Introduction: The education of health professionals and the assessment of their long-term goals are essential. Additionally, in the military health system (MHS), such programs also have the goals of improving readiness, providing high-quality care and meeting the needs and challenges of the MHS. The Uniformed Services University F. Edward Hebert School of Medicine (USUHS) has existed for over 40 years and the assessment of the longer term outcomes of its medical school graduates is an important endeavor. The purpose of this study is to describe the relationship of USUHS on the care in the MHS by reporting specialty choices, practice characteristics and locations of two consecutive cohorts of USUHS graduates and to compare these cohort findings with national data. Two cohorts were chosen as the first cohort has reached retirement and we sought to describe the impact of our graduates following their military service commitment.
Materials and methods: We performed a retrospective analysis of our graduates (1980-2009) using data obtained from the American Medical Association Physician Masterfile in two 15-year cohorts. USU graduate data are described and compared with national allopathic medical school data in order to explore USUHS graduates' practice characteristics and how these contrast with national data.
Results: Family medicine was the most commonly identified primary care specialty across both USUHS cohorts. Other primary care specialties such as Internal Medicine and Pediatrics became more popular among USUHS graduates over time. There were a lower percentage of inactive USUHS graduates from the 1980-1994 cohorts than the U.S. national sample (3.23% vs. 3.98%). The proportion of USUHS graduates working in an office-based practice increased from 34.8% (1980-1994) to 43.6% (1995-2009) yet still was lower than U.S. national data (1980-1994: 73.5%; 1995-2009: 73.8%). The type of practice in which the majority of USUHS and national graduates were involved was direct patient care (over 70% of the population). Practice locations for medical school graduates included all 50 states. Furthermore, though several states such as Mississippi, Nevada, South Carolina, and Utah were among the top 20 practice locations among USUHS graduates, they did not appear among the top 20 practicing states for U.S. graduates.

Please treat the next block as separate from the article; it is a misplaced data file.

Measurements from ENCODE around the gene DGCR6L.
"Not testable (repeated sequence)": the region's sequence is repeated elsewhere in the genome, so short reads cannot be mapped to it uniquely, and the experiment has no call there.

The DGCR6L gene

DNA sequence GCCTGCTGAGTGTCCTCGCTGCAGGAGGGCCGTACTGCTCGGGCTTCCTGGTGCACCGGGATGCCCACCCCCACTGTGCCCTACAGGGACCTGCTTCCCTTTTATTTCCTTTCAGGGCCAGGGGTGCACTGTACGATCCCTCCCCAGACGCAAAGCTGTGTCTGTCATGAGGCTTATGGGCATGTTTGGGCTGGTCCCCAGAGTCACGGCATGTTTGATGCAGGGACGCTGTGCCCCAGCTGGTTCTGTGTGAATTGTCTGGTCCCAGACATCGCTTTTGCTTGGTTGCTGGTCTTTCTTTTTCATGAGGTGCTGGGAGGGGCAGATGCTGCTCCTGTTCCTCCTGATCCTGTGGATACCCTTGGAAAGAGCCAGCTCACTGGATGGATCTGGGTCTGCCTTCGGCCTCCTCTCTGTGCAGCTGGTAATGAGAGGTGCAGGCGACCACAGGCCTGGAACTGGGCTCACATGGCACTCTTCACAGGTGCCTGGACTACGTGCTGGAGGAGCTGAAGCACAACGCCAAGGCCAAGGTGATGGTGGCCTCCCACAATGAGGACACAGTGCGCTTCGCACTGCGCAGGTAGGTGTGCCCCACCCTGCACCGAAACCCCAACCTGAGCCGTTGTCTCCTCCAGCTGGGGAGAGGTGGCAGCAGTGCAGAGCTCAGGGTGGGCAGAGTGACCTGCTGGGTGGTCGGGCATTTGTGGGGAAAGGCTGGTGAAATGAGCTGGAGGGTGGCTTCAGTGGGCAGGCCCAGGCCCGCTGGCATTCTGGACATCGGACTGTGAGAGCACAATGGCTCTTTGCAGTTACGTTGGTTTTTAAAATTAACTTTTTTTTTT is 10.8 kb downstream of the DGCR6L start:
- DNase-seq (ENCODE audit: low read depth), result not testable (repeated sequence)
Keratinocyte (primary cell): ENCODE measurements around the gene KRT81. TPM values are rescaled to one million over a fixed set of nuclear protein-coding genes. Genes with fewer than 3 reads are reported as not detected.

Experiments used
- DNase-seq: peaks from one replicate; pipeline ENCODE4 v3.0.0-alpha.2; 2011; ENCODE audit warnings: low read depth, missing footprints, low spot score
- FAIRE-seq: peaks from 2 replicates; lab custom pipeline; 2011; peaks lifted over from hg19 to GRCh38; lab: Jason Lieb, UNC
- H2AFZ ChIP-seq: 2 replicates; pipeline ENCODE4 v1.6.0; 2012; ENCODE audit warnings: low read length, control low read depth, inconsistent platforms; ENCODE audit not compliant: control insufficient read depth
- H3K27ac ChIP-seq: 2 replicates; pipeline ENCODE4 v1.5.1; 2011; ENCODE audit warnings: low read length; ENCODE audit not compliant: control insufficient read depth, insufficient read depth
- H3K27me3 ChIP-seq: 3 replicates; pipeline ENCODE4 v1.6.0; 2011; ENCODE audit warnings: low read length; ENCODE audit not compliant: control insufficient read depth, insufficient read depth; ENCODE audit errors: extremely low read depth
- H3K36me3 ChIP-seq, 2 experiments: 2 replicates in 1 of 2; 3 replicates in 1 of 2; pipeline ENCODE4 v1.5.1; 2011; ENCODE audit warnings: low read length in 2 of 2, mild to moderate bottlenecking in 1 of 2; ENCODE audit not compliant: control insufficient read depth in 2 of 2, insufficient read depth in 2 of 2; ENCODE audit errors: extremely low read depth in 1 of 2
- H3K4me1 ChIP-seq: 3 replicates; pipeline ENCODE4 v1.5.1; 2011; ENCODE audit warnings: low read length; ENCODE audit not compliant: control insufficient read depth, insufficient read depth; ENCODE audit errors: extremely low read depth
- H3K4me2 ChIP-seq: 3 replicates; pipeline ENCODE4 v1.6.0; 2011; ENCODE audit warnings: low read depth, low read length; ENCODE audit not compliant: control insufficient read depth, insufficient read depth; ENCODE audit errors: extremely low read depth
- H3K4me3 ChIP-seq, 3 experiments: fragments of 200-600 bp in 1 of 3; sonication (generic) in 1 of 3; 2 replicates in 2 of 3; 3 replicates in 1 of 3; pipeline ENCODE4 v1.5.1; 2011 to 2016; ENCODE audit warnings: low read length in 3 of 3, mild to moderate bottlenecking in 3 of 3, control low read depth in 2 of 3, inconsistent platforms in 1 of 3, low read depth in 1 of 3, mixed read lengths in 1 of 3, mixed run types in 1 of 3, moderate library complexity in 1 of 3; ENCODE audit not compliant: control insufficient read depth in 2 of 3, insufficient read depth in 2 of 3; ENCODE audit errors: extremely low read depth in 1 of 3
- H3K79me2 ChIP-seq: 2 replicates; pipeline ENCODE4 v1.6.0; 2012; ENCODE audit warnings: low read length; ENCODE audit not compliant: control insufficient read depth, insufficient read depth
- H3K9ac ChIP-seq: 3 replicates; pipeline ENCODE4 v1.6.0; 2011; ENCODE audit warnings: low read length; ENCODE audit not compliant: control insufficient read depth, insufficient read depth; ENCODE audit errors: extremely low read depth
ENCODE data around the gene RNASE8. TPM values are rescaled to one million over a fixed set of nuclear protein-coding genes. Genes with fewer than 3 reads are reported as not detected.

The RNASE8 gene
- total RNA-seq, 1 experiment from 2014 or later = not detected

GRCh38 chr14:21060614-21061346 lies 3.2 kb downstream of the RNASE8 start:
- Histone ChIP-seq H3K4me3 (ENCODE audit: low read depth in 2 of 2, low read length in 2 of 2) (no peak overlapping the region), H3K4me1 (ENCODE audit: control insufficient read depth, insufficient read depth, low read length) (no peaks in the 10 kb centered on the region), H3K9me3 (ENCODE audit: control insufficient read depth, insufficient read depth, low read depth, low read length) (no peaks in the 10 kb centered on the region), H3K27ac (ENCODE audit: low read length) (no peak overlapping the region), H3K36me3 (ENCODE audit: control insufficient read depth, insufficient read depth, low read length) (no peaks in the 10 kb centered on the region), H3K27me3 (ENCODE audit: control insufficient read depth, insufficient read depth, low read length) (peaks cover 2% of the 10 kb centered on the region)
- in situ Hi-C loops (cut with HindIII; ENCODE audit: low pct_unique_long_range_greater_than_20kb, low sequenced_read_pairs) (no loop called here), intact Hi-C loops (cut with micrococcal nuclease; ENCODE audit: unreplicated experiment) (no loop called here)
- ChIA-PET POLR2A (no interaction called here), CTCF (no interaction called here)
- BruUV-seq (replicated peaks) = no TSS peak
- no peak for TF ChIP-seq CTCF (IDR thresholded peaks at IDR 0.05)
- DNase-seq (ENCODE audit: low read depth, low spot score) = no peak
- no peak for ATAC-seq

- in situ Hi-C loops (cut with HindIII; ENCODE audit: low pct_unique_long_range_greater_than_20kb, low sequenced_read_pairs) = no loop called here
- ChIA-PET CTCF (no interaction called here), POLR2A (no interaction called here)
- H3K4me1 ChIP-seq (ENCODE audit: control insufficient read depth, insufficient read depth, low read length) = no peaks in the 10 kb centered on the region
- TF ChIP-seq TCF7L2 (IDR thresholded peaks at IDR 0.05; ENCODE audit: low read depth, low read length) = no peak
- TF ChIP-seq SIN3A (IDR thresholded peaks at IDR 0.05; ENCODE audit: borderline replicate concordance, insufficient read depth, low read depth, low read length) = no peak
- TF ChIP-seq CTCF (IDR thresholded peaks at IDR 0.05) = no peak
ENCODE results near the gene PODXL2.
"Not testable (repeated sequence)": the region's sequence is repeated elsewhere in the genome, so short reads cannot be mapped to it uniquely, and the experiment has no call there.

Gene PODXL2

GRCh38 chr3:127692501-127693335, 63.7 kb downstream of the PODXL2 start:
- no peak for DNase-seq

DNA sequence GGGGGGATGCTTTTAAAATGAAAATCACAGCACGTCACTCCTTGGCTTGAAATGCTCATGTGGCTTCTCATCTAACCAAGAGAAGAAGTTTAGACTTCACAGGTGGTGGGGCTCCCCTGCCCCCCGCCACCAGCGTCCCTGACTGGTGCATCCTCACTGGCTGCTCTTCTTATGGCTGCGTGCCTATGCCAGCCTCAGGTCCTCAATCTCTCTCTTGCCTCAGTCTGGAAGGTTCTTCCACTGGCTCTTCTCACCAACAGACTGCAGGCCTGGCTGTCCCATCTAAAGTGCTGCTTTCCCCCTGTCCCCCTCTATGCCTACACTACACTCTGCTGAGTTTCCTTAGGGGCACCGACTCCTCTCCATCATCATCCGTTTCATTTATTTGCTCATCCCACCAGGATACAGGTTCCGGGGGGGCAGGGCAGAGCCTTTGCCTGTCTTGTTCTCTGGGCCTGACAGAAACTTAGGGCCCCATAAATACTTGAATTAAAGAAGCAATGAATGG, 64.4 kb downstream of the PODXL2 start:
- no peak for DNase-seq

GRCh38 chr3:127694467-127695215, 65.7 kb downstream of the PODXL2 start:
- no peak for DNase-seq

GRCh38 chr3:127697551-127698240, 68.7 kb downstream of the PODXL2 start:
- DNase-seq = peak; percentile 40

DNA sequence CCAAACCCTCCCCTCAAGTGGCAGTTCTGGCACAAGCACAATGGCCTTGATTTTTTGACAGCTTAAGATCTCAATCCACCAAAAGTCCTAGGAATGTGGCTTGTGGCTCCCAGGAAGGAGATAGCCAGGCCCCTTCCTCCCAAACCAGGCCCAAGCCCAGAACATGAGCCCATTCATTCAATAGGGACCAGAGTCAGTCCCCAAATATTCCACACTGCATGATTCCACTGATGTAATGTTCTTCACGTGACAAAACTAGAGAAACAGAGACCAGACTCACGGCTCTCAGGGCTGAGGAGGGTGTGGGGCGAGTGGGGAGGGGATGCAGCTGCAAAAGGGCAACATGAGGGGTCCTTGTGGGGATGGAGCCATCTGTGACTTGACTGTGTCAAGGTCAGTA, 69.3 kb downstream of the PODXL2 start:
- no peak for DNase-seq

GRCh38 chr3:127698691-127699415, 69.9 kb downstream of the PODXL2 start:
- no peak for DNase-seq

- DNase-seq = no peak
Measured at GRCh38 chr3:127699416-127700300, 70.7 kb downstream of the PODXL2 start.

Conclusions: USUHS can play a major role by training health care professionals needed to meet the large health care strategic goals of a transforming military health system. A high percentage of USUHS graduates had significant changes in practice characteristics over time, are staying in practice for longer time compared with U.S. graduates, and practice in all 50 states including those that are underserved.